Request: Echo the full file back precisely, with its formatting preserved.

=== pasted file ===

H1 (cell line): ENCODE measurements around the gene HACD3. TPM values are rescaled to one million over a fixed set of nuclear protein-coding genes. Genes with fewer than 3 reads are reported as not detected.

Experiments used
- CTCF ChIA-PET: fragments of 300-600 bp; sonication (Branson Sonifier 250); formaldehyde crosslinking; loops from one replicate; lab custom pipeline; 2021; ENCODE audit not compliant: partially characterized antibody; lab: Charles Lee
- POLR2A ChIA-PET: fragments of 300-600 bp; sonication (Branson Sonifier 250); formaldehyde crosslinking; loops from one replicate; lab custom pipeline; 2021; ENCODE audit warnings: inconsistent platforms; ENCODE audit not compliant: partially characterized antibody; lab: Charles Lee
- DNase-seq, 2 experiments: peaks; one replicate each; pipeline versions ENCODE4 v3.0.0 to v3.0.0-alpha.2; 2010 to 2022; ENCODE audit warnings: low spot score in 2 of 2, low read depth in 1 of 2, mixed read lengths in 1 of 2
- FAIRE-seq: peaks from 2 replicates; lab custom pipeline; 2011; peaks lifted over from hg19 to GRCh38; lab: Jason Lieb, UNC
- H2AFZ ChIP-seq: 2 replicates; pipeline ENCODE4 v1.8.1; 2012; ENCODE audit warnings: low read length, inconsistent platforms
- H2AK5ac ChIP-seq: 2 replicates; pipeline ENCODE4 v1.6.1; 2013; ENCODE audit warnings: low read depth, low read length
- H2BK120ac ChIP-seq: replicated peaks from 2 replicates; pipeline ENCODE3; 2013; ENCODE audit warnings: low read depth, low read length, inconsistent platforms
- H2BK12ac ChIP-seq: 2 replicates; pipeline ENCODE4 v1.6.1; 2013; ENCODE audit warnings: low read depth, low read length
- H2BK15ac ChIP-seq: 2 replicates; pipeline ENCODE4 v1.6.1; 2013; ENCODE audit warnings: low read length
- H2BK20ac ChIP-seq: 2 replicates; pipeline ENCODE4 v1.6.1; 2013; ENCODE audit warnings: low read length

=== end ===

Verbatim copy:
H1 (cell line): ENCODE measurements around the gene HACD3. TPM values are rescaled to one million over a fixed set of nuclear protein-coding genes. Genes with fewer than 3 reads are reported as not detected.

Experiments used
- CTCF ChIA-PET: fragments of 300-600 bp; sonication (Branson Sonifier 250); formaldehyde crosslinking; loops from one replicate; lab custom pipeline; 2021; ENCODE audit not compliant: partially characterized antibody; lab: Charles Lee
- POLR2A ChIA-PET: fragments of 300-600 bp; sonication (Branson Sonifier 250); formaldehyde crosslinking; loops from one replicate; lab custom pipeline; 2021; ENCODE audit warnings: inconsistent platforms; ENCODE audit not compliant: partially characterized antibody; lab: Charles Lee
- DNase-seq, 2 experiments: peaks; one replicate each; pipeline versions ENCODE4 v3.0.0 to v3.0.0-alpha.2; 2010 to 2022; ENCODE audit warnings: low spot score in 2 of 2, low read depth in 1 of 2, mixed read lengths in 1 of 2
- FAIRE-seq: peaks from 2 replicates; lab custom pipeline; 2011; peaks lifted over from hg19 to GRCh38; lab: Jason Lieb, UNC
- H2AFZ ChIP-seq: 2 replicates; pipeline ENCODE4 v1.8.1; 2012; ENCODE audit warnings: low read length, inconsistent platforms
- H2AK5ac ChIP-seq: 2 replicates; pipeline ENCODE4 v1.6.1; 2013; ENCODE audit warnings: low read depth, low read length
- H2BK120ac ChIP-seq: replicated peaks from 2 replicates; pipeline ENCODE3; 2013; ENCODE audit warnings: low read depth, low read length, inconsistent platforms
- H2BK12ac ChIP-seq: 2 replicates; pipeline ENCODE4 v1.6.1; 2013; ENCODE audit warnings: low read depth, low read length
- H2BK15ac ChIP-seq: 2 replicates; pipeline ENCODE4 v1.6.1; 2013; ENCODE audit warnings: low read length
- H2BK20ac ChIP-seq: 2 replicates; pipeline ENCODE4 v1.6.1; 2013; ENCODE audit warnings: low read length